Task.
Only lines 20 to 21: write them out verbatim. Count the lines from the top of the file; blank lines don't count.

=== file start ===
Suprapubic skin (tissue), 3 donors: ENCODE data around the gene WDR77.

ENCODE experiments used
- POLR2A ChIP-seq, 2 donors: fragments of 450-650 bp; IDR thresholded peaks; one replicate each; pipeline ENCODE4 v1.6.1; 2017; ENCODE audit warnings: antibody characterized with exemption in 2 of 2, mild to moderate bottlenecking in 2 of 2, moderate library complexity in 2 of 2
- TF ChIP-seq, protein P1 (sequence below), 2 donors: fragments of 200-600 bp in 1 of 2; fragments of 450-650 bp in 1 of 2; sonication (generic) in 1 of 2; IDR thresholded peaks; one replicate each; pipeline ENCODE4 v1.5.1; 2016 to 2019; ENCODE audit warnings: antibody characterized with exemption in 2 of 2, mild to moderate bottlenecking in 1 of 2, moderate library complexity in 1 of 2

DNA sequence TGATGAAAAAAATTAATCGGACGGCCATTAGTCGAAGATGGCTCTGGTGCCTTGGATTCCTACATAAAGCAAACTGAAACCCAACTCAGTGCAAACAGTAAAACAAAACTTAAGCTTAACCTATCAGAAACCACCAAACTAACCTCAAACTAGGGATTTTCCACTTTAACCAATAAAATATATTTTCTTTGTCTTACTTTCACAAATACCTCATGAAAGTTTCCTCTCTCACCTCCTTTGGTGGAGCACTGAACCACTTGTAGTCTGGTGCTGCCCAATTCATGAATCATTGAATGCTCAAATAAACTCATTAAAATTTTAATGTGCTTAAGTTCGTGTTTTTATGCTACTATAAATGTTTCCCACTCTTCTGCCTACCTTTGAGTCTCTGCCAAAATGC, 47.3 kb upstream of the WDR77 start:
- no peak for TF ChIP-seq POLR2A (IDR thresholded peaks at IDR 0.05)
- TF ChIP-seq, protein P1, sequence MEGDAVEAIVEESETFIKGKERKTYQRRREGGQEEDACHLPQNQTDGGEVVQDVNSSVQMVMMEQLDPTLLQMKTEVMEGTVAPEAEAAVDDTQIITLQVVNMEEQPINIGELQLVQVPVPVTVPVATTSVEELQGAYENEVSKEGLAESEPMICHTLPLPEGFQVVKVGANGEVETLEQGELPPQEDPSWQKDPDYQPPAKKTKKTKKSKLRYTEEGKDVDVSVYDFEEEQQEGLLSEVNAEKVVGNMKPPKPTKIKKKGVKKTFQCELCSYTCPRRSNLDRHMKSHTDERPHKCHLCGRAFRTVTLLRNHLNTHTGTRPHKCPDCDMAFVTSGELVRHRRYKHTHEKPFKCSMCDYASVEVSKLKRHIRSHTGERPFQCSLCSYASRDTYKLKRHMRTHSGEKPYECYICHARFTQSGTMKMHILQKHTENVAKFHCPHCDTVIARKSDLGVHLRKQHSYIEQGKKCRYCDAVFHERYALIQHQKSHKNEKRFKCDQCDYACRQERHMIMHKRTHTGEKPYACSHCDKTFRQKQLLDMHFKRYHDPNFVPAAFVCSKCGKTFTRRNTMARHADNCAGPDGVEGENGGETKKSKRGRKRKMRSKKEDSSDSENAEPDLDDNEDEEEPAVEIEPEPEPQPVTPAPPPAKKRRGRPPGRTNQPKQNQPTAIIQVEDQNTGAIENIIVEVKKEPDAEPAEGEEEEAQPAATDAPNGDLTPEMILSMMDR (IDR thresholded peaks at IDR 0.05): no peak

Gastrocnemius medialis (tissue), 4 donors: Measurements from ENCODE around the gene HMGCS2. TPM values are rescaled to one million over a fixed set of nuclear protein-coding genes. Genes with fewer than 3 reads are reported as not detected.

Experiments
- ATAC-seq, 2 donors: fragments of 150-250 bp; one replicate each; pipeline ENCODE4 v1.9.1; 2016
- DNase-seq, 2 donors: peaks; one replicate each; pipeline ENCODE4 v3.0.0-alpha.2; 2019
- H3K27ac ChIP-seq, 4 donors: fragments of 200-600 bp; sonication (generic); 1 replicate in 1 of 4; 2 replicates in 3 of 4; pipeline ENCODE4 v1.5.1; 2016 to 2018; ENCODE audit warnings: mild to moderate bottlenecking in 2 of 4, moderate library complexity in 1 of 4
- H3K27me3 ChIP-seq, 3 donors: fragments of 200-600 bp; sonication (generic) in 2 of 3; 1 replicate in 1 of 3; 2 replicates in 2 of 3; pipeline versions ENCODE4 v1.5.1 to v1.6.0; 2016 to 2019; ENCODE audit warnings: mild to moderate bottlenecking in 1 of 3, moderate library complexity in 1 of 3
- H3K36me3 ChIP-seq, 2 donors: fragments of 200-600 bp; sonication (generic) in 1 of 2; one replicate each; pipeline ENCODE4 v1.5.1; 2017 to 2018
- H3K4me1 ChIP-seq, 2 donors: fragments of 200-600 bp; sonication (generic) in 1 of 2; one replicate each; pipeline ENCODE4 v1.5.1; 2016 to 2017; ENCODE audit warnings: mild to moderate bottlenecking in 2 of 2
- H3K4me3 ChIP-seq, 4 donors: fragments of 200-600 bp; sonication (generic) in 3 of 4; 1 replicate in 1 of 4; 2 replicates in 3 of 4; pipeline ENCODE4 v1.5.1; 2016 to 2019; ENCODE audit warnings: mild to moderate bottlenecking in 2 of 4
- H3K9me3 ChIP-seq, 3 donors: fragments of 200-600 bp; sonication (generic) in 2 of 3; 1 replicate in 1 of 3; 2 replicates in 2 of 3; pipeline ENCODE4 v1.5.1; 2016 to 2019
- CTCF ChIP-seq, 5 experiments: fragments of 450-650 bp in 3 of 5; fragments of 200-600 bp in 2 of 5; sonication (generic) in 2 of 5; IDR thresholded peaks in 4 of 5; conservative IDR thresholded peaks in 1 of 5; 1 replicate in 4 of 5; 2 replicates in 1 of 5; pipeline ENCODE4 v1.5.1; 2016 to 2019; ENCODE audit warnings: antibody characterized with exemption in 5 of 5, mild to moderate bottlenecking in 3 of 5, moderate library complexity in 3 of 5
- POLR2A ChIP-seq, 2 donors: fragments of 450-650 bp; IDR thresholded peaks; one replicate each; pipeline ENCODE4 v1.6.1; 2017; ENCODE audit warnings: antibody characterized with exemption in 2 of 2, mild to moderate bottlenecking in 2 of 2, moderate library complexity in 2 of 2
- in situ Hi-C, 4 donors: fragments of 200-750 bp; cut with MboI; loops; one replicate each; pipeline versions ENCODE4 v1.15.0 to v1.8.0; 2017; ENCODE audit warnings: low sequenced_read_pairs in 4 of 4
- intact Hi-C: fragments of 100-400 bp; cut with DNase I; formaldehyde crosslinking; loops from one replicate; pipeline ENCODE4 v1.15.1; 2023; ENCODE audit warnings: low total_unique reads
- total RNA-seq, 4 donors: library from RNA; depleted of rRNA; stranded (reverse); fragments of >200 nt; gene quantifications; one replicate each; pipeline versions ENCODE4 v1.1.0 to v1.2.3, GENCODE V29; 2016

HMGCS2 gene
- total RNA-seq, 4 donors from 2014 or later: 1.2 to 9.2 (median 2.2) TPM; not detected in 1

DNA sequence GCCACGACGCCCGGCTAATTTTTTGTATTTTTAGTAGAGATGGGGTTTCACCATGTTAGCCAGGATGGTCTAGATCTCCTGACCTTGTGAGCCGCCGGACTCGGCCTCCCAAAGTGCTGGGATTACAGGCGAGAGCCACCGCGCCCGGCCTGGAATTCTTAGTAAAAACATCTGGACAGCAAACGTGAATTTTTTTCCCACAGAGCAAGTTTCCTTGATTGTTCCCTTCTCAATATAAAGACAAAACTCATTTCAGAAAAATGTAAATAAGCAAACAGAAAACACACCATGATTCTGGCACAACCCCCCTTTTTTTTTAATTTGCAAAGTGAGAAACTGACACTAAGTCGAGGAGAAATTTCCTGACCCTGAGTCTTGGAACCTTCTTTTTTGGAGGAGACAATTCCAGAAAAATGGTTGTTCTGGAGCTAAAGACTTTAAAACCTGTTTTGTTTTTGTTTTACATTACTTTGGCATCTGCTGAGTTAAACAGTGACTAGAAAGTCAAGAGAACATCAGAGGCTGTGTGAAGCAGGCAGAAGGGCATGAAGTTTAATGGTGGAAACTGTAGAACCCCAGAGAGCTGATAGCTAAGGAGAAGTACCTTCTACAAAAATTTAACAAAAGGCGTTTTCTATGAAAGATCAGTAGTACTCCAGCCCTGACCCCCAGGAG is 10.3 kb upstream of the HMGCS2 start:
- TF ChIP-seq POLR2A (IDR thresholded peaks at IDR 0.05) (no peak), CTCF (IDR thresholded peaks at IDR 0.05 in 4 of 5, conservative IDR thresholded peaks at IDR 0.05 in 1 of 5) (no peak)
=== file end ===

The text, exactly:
- in situ Hi-C, 4 donors: fragments of 200-750 bp; cut with MboI; loops; one replicate each; pipeline versions ENCODE4 v1.15.0 to v1.8.0; 2017; ENCODE audit warnings: low sequenced_read_pairs in 4 of 4
- intact Hi-C: fragments of 100-400 bp; cut with DNase I; formaldehyde crosslinking; loops from one replicate; pipeline ENCODE4 v1.15.1; 2023; ENCODE audit warnings: low total_unique reads